That snobbery increases tenfold when it comes to Southeast Asian islands and beaches. When it comes to islands and beaches, especially in a region as popular as Thailand’s Andaman Coast, a hierarchy quickly emerges. Islands like Phuket and Koh Phi Phi are met with sneers; the “hidden” islands get all the praise.

Resources – and this ranges from guidebooks and online travel guides to travel blogs, travel literature, and the sixth level of hell (also known as Lonely Planet’s Thorn Tree forum), whether they explicitly say so or strongly hint — perpetuate the idea that the quality of a Southeast Asia beach destination is inversely proportional to its number of visitors.

In other words, the more popular the beach destination, the worse it is; the more undiscovered the place, the better it is.

Kate in Koh Phayam

It’s not that simple. Most popular places are popular for a reason, whether it’s Venice or the Grand Canyon. Phranang Beach in Railay is clogged with beachgoers, especially in peak season, but the natural setting is second to none.

Some places, granted, have taken tourism too far. If you look at photos Koh Phi Phi now and 20 years ago, or if you just smell the constant stench of sewage in the air due to the overstressed plumbing, you’ll see that they developed the island too much. That said, Phi Phi is lots of people’s favorite place, and though it isn’t mine, I had a great time there a few years ago.

I ended up on Phayam because people described it with enthusiasm and nostalgia. This was how Thai islands used to be. This was an island that was holding on to its integrity instead of commercialism. Real travelers had to experience an island like this, or else they hadn’t experienced the real Thailand.

I actually let this get to me. I let the opinions of other people make me feel subconsciously bad about my travel choices.

The truth is that Koh Phayam is far too basic an island for me and one nice, out-of-the-way beach doesn’t make up for the fact that I’d never swim at the other beaches.

I don’t regret visiting Koh Phayam at all, because it taught me that I don’t really like this kind of destination. When I’m hanging out in a beach town, I want to be able to find a café or two where I can enjoy a latte and free wifi. I want to be able to get out of a ferry without having to scale a crumbling wall, Bear Grylls-style.

I completely understand why people like Koh Phayam and similarly basic islands. It can be nice to take a break from civilization, strumming your guitar or ukelele and getting to be part of a community of beach bums. As for me, I like electricity. I like wifi. I like being able to work all day and take breaks swimming in the ocean and relaxing on soft sand. I do enjoy visiting pristine, untouched islands – but I prefer to do that on a day trip.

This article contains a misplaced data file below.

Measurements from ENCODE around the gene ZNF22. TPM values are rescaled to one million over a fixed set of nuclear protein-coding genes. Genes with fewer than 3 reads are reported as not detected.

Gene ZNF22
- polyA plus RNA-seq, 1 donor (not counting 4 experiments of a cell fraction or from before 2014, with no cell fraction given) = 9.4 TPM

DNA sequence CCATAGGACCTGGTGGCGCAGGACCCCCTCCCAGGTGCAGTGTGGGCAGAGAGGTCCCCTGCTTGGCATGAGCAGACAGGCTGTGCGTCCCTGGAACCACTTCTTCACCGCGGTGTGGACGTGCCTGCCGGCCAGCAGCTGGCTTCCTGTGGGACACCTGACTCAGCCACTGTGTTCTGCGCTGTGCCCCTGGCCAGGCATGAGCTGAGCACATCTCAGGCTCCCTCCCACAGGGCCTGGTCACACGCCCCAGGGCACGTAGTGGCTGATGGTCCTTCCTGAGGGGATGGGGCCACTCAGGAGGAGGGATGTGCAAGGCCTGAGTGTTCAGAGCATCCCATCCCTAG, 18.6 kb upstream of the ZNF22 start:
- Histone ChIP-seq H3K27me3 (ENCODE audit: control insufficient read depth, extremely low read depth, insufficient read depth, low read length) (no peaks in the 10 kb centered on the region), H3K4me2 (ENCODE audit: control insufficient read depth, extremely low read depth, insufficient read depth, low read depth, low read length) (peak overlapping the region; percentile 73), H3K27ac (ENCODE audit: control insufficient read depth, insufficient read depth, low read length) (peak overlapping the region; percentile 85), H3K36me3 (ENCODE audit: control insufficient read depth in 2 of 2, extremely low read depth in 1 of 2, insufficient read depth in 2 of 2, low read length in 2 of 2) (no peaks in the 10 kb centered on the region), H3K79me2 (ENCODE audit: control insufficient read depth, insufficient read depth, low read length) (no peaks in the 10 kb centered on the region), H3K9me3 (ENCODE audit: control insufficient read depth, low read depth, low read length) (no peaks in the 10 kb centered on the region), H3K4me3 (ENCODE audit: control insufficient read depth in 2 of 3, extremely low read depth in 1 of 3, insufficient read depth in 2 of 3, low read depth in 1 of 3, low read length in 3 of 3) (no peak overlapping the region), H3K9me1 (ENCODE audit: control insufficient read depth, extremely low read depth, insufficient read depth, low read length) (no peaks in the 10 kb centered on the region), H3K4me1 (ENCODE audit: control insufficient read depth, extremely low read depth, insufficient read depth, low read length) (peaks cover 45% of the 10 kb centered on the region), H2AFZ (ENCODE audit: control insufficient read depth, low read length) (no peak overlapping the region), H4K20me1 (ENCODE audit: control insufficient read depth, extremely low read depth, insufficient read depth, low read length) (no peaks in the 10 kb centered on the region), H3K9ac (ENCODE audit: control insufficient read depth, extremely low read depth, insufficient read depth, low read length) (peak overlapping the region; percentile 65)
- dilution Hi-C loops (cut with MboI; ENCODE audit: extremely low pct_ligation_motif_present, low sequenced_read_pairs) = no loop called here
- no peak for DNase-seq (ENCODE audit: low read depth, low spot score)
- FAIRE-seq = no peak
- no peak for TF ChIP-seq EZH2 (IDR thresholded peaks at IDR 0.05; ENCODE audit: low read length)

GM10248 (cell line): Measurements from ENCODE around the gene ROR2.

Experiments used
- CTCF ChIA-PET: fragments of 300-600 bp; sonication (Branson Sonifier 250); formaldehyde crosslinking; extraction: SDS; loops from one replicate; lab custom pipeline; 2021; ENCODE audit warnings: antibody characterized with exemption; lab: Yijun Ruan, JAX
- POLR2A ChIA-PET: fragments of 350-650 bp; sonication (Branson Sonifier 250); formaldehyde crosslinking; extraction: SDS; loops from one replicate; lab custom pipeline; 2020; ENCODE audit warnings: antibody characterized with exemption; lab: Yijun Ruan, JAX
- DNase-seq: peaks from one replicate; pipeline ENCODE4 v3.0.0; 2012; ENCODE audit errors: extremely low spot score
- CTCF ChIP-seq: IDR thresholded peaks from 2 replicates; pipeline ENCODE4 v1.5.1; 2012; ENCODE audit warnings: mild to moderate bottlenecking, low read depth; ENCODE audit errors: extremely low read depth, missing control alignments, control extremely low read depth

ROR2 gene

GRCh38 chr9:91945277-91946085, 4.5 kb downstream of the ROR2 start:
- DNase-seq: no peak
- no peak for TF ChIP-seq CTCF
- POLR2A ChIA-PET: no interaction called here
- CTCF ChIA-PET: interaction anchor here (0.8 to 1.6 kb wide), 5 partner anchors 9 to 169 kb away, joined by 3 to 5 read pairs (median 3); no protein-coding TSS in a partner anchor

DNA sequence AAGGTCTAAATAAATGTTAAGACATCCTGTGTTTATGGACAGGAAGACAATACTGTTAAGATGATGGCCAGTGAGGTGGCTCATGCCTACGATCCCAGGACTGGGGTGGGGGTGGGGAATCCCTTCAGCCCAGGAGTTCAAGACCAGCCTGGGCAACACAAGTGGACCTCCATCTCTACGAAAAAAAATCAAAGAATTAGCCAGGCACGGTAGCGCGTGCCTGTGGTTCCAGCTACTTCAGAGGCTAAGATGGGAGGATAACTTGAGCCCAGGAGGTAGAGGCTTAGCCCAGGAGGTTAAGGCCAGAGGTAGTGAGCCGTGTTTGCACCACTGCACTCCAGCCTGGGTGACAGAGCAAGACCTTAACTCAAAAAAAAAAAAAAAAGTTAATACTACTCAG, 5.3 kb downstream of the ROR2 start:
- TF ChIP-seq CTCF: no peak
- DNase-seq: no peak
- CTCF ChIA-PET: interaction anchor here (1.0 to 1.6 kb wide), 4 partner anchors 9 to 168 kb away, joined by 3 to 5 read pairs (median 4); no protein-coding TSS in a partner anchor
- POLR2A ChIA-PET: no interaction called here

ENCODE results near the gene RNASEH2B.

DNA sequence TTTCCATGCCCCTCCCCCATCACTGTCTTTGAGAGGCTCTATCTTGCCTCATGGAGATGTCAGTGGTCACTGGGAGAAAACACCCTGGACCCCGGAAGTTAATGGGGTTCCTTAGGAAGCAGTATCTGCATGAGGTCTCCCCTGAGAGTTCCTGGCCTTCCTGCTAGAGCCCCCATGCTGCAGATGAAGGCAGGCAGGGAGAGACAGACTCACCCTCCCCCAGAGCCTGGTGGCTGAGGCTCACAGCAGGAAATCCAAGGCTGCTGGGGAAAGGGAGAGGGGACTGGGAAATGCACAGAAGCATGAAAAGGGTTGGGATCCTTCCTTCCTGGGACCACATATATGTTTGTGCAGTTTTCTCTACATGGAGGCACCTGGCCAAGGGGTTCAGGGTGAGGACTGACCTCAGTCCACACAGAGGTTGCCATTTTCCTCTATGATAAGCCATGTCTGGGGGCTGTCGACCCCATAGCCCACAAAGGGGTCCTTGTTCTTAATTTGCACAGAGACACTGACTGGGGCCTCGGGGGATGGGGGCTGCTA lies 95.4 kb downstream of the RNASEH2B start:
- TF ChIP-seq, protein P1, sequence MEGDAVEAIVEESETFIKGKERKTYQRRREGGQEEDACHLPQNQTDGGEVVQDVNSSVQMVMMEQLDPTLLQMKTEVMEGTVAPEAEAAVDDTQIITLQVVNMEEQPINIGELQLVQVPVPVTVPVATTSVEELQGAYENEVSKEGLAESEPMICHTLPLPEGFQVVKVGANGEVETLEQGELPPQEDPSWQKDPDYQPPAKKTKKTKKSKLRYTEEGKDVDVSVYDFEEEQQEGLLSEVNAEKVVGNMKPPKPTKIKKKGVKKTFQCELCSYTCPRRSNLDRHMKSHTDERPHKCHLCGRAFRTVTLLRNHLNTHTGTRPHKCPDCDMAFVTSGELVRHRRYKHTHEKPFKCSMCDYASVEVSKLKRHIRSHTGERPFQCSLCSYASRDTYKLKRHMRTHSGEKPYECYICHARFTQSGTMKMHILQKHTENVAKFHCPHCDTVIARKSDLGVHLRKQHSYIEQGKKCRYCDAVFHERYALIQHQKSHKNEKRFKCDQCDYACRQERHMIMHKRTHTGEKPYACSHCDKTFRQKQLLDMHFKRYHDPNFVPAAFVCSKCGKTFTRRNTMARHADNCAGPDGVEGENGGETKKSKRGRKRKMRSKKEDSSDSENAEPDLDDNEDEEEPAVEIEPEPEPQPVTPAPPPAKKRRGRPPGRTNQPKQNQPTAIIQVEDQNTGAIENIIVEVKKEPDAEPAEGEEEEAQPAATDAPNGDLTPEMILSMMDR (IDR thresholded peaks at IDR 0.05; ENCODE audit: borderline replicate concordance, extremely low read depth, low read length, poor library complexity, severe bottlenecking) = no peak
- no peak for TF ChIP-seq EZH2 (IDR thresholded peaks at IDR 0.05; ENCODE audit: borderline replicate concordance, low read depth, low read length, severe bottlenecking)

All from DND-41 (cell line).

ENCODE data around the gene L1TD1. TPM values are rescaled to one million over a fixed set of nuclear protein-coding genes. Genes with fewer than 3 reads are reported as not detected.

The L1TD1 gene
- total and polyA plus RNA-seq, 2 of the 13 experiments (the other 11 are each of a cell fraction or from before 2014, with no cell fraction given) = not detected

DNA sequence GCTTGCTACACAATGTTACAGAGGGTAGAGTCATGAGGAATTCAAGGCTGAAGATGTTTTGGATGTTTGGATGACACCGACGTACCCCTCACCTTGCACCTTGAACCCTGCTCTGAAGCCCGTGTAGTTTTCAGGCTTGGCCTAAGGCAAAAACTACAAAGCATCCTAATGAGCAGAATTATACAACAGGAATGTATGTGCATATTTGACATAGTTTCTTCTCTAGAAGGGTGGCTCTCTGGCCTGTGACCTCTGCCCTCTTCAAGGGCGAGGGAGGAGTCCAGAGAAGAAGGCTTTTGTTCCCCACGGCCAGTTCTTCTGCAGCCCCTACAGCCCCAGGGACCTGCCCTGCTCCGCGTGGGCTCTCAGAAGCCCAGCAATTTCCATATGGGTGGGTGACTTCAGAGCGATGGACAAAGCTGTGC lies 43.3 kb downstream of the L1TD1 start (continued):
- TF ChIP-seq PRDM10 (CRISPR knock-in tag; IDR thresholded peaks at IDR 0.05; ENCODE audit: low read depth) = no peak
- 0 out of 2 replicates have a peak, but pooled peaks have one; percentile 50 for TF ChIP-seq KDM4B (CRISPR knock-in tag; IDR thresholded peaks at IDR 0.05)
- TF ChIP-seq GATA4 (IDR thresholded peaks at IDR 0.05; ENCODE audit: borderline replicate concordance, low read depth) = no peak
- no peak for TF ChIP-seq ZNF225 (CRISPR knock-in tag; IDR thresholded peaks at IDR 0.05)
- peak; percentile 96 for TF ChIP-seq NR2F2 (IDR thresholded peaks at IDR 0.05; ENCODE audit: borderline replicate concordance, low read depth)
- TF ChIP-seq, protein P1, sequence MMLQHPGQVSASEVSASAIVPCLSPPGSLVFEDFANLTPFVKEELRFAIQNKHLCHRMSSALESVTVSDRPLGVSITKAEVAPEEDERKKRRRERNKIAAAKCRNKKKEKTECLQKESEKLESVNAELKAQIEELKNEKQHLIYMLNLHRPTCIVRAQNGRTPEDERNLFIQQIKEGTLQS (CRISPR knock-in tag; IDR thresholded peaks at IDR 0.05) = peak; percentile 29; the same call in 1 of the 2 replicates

Perhaps that’s why my favorite Southeast Asia beach destinations are Koh Lanta in Thailand and Boracay in the Philippines.

Koh Lanta isn’t nearly as popular as Phuket or Koh Samui, but nobody would call it undiscovered. It’s an island with well-developed tourism for all budgets, filled with tourists (many of them sunburned Swedes) and Western comforts. And I adore it there.

Boracay, on the other hand, is incredibly discovered and is teeming with hotels, shops and businesses. That said, the southern neighborhood of Angol is much quieter and has a great ambiance — but amenities are just steps away from the beach. I’m only two days into my time here, but I adore it here as well.

Both destinations charge fees for the cleaning of the islands, and it shows. The beaches on Lanta and Boracay are beautiful and incredibly clean.

That’s what I love in a beach destination. Nice beaches, connectivity, and decent amenities. And that doesn’t make my travels any less “authentic,” whatever that’s supposed to mean. A barely-discovered island is not the be-all and end-all of Southeast Asian travel. I’m glad that Phayam taught me that.

Do you think less-discovered islands are better? Share away!

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82 thoughts on “On Islands, Snobbery, and Koh Phayam”

  1. I couldn’t agree more!! When places are touristy it’s almost always for a good reason, like Interlaken or even Goa. It’s fun to get off the beaten track IF it’s what you’re craving, but I hate the one-upping travelers sometimes do. Goa is the most touristy, westernized place in India and I’ve been here a year with no plans of heading out!

  2. This isnt so much about islands (I’m not much of a beach person), but I do love wild, off the beaten bath places – in Europe. Because you can always rely on them to be clean, healthy/sanitary and civilized, even if they’re completely ignored by travel guides. In fact that’s my dream getaway.